Impact of Thrombocytopenia on Survival of Baboons with Genetically Modified Pig Liver Transplants: Clinical Relevance


* Corresponding author: David K. Cooper,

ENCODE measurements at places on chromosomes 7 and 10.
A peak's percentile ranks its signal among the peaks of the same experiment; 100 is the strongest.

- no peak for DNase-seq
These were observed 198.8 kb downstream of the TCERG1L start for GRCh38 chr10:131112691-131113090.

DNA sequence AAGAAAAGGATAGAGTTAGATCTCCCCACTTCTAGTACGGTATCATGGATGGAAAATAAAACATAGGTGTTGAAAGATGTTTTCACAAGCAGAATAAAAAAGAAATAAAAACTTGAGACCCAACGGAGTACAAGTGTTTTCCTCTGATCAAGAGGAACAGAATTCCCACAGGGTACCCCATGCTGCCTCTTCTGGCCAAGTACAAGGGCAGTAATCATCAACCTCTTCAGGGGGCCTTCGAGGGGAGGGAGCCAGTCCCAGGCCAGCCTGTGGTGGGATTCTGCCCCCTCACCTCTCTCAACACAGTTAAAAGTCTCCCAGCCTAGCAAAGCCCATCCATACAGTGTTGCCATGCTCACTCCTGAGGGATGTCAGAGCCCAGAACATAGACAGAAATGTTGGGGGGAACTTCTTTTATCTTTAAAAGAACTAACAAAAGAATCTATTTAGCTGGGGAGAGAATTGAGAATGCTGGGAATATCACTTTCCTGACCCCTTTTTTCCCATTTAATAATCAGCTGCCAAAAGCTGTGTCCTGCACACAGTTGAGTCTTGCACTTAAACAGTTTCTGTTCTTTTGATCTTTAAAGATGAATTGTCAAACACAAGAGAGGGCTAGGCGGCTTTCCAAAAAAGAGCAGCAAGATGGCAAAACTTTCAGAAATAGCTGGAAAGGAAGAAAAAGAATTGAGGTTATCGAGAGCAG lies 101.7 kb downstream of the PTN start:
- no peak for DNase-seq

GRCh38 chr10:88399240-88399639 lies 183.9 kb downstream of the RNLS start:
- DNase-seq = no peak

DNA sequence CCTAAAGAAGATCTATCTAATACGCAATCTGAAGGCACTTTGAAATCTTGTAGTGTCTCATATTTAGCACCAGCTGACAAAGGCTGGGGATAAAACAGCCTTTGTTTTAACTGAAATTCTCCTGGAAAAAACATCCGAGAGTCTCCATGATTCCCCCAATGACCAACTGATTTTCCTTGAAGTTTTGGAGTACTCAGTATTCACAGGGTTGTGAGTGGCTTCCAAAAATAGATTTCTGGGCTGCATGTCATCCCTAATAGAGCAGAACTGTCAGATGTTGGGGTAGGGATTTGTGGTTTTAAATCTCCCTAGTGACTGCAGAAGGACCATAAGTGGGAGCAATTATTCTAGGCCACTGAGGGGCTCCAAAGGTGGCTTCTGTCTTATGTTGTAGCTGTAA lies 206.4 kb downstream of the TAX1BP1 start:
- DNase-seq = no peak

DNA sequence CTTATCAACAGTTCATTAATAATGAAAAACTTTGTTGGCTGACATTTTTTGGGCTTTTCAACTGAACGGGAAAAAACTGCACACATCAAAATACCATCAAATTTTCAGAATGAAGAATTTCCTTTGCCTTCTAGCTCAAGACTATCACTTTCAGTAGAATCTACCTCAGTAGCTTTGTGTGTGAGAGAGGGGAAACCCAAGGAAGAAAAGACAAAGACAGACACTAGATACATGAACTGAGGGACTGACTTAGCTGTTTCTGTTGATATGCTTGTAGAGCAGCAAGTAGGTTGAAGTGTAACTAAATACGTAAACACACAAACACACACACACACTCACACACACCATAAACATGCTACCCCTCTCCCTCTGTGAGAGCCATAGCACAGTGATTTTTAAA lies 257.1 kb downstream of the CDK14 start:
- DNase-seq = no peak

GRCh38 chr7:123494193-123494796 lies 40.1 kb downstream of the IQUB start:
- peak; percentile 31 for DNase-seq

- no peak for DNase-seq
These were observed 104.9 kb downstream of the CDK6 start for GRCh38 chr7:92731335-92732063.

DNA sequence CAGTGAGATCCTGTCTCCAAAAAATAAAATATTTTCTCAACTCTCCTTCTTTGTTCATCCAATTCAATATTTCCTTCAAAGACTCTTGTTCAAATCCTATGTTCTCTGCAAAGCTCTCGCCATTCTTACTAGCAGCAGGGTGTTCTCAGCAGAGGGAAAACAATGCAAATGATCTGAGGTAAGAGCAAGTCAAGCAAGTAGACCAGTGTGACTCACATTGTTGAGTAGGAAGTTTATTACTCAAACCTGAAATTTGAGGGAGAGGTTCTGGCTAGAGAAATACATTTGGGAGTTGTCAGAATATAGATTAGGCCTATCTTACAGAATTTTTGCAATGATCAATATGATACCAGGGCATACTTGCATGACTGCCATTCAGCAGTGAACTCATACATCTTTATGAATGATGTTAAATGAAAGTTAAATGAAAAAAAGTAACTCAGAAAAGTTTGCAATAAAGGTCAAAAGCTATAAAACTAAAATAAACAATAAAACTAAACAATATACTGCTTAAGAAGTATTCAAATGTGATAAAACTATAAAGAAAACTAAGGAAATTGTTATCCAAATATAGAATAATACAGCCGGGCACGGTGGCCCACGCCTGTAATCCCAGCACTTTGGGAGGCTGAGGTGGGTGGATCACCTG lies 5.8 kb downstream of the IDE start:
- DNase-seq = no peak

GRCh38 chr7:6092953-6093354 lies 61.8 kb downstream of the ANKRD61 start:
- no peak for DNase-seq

A lack of deceased human donor livers leads to a significant mortality in patients with acute-on-chronic or acute (fulminant) liver failure or with primary nonfunction of an allograft. Genetically engineered pigs could provide livers that might bridge the patient to allotransplantation. Orthotopic liver transplantation in baboons using livers from α1,3-galactosyltransferase gene-knockout (GTKO) pigs (n = 2) or from GTKO pigs transgenic for CD46 (n = 8) were carried out with a clinically acceptable immunosuppressive regimen. Six of 10 baboons survived for 4–7 days. In all cases, liver function was adequate, as evidenced by tests of detoxification, protein synthesis, complement activity and coagulation parameters. The major problem that prevented more prolonged survival beyond 7 days was a profound thrombocytopenia that developed within 1 h after reperfusion, ultimately resulting in spontaneous hemorrhage at various sites. We postulate that this is associated with the expression of tissue factor on platelets after contact with pig endothelium, resulting in platelet and platelet-peripheral blood mononuclear cell(s) aggregation and deposition of aggregates in the liver graft, though we were unable to confirm this conclusively. If this problem can be resolved, we would anticipate that a pig liver could provide a period during which a patient in liver failure could be successfully bridged to allotransplantation.